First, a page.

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The American Ripper (2023) Review

The American Ripper is a new film by Chuck and Karolina Morrongiello the filmmakers who previously gave us Amityville: Mt. Misery Road. And when I say by them I mean it rather literally. Chuck wrote, directed, and co-stars in it with Karolina who also edited it.

And between them, they also handled the cinematography, effects, costumes, and the film’s score and contributed three original songs for its soundtrack. So I feel quite confident calling it their film, the question is do they deserve credit or blame for their efforts?

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The film opens with a man using a shotgun on a screaming woman before turning it on himself. Post credits, we return to the same house, where real estate agent Adaline Godfrey (Angela Grannan) is showing it to Lola (Karolina Morrongiello) and Bobby (Chuck Morrongiello). When Bobby wonders why the previous owners would leave a house this nice, she tells them the bank repossessed it. This isn’t entirely a lie, dead people do tend to have trouble making mortgage payments.

Of course, they take the house, and while moving in, Bobby finds a small wooden box with goggles, a branding iron, and some old letters and photographs including one that looks suspiciously like H.H. Holmes, otherwise known as The American Ripper. It’s not long before he’s zoning out, staring off into the distance and acting like an asshole to their friends and a neighbor who stops by to welcome them to the neighborhood.

All of this plays out like the typical first act of a haunted house film, if it wasn’t very obviously set in Florida, they could probably have added Amityville to the title and called it Amityville: The American Ripper. That does have a ring to it, and now that I’ve mentioned it, it’ll probably be a Tubi Original before the end of the year. You have my apologies.

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After Bobby nearly drowns her in the pool, Lola does some research on the house and, as expected, it turns out that their dream house was built on the site where a local serial killer’s house once stood. Rather than run for her life, she goes looking for the now fully possessed Bobby and ends up tied to the bed while he rants about owning her forever and goes looking for that branding iron I mentioned.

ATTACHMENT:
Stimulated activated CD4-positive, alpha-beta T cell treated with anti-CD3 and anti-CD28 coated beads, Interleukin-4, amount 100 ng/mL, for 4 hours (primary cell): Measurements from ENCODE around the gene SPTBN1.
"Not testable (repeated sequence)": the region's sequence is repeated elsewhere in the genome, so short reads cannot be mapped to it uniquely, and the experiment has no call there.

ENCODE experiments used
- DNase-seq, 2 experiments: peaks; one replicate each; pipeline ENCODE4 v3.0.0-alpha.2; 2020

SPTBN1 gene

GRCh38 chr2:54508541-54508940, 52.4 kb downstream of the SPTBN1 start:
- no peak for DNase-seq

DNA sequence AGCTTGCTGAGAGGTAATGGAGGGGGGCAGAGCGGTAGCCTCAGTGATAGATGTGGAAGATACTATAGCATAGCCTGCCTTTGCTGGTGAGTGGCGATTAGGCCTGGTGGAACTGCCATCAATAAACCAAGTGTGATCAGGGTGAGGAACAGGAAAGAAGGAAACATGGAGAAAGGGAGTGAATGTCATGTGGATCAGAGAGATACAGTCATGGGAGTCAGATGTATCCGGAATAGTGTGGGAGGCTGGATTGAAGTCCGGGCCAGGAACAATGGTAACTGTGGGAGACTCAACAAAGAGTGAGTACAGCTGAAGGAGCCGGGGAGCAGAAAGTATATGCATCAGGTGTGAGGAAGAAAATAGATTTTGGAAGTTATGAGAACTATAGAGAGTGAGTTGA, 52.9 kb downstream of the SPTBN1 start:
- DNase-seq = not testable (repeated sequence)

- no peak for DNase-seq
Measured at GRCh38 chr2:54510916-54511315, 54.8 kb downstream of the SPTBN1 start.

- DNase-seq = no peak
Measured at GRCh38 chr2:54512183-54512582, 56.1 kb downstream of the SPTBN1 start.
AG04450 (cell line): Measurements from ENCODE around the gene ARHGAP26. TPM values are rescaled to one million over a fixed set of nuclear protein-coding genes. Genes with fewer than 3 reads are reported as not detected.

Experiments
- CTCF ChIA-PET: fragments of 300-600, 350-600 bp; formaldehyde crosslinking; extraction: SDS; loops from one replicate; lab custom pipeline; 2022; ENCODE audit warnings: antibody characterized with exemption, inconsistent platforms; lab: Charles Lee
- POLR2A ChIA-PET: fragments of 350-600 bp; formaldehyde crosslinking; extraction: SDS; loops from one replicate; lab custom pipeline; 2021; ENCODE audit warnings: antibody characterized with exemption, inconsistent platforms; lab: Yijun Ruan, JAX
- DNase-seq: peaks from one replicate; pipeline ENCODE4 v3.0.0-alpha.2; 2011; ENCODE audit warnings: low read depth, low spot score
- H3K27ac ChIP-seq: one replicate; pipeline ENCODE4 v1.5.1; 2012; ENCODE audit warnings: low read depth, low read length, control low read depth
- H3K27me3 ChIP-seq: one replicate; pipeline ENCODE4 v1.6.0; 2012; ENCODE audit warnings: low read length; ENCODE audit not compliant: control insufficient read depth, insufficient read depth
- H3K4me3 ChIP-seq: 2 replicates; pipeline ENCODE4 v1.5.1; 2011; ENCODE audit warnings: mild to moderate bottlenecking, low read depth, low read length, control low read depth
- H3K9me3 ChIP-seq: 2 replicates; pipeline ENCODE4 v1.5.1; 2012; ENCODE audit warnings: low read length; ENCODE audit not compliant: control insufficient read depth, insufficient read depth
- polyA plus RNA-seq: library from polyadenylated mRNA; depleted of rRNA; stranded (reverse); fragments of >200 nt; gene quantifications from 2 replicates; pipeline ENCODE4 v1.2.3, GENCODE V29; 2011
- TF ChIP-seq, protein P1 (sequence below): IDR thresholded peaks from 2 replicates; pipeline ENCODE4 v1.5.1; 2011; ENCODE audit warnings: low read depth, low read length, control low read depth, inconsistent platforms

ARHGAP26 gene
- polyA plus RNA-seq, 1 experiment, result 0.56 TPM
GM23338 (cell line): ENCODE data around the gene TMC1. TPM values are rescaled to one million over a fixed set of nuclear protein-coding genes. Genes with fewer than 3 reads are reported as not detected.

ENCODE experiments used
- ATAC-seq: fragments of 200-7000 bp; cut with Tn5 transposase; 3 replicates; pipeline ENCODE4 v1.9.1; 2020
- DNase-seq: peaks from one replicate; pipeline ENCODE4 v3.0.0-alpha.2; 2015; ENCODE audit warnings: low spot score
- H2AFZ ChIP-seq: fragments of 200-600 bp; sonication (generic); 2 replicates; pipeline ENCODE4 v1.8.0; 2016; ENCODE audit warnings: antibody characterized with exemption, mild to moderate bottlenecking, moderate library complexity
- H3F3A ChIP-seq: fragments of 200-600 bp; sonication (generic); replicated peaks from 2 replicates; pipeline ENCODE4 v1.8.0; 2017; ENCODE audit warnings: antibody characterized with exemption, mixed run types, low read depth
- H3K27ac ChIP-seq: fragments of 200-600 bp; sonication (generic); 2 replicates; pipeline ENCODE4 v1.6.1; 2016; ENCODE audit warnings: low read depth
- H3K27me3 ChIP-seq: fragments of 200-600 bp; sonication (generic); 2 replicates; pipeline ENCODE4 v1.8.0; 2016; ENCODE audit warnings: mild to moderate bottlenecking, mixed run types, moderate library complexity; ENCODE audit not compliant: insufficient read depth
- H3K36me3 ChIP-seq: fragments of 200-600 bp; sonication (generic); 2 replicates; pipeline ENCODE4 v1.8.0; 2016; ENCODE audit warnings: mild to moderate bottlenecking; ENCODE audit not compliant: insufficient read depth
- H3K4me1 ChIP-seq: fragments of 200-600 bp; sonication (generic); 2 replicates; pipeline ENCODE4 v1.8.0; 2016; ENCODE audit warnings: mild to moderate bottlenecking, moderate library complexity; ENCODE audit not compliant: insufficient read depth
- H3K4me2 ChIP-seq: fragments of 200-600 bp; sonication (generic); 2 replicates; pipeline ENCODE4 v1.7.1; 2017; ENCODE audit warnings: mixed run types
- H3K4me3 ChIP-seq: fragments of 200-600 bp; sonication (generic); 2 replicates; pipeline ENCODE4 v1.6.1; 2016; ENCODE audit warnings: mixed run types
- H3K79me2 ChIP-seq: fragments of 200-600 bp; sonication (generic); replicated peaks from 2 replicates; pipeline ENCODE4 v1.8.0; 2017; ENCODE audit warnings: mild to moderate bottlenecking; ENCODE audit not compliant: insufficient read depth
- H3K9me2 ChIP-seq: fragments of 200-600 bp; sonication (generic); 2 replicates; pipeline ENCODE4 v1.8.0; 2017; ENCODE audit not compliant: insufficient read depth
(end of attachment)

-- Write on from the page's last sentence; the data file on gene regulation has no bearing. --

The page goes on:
The American Ripper was shot during COVID lockdown, so the filmmakers had to keep the cast and number of actors appearing in the scenes low, which obviously is going to limit the ways the story can play out. That can, and has been, worked around by other low-budget filmmakers. Unfortunately, one of the best ways to do that is to keep the running time short. And while they kept their first film to seventy-five minutes, this one runs to just under two hours and is full of padding,

Shots go on way too long, for example, we see a bird perched on a piling in the lake. Then we watch Bobby watching it. Then we watch it some more, then back to Bobby and back to the bird one more time. The scene itself has no bearing on anything and just stops the plot dead in its tracks. There’s also way too much time spent watching Bobby make faces and rant to the camera.

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It does pick up in the final twenty minutes or so, but there’s just way too much dead space to get through on the way there. This gave me time to wonder why nobody came looking for the people Bobby killed to keep his secret. One of them is a cop, you would think his disappearance would be noticed.

The American Ripper does have its moments, and fans of the Hostel films or Amber Road should find the final act to their liking. But without serious editing, only those who don’t mind giving the fast-forward button a workout are likely to see them.

ITN has released The American Ripper on Digital Platforms, you can check its Facebook page for details.

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1 thought on “The American Ripper (2023) Review”

  1. Angela D Grannan

    Thank you for your review! The movie was shot in Florida during “lockdown”. I enjoyed playing my role as it reminded me of my earlier acting days. So much fun to create and share. I appreciate you for commenting and watching.

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